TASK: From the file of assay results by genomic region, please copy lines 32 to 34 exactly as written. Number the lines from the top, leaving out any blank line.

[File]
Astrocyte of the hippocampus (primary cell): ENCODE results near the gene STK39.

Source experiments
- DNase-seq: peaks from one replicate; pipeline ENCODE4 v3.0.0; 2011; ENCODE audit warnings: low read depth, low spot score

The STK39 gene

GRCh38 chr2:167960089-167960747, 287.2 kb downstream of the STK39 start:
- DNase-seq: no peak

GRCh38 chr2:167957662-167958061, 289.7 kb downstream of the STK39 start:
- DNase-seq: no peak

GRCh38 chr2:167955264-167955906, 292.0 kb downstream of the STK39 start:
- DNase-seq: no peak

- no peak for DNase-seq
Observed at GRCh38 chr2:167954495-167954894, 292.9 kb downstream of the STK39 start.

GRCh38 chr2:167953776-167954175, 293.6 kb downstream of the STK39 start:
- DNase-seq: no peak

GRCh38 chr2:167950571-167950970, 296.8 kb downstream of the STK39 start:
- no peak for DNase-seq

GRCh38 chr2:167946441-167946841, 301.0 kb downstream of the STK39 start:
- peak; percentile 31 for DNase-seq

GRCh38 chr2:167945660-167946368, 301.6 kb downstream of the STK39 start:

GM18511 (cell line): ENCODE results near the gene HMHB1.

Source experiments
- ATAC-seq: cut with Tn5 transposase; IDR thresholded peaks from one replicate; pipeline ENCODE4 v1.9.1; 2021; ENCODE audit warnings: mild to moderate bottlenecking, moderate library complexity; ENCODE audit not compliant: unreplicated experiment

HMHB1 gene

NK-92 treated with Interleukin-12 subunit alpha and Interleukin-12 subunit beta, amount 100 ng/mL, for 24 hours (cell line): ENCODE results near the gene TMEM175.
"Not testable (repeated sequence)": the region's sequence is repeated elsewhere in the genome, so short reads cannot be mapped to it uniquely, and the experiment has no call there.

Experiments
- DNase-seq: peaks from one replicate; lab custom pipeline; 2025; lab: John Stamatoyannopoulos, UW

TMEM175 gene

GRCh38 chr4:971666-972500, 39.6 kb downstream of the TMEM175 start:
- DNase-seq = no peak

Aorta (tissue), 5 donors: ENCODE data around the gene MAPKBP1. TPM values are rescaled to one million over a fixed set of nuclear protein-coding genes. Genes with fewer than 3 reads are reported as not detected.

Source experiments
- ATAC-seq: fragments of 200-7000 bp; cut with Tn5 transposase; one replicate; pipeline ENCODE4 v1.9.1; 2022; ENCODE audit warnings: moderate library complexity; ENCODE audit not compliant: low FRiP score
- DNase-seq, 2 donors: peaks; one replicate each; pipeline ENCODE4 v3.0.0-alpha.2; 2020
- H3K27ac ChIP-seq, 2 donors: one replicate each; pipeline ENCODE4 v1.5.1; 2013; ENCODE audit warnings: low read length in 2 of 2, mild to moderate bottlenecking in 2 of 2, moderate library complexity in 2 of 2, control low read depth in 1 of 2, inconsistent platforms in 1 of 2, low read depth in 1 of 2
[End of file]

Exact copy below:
Source experiments
- ATAC-seq: fragments of 200-7000 bp; cut with Tn5 transposase; one replicate; pipeline ENCODE4 v1.9.1; 2022; ENCODE audit warnings: moderate library complexity; ENCODE audit not compliant: low FRiP score
- DNase-seq, 2 donors: peaks; one replicate each; pipeline ENCODE4 v3.0.0-alpha.2; 2020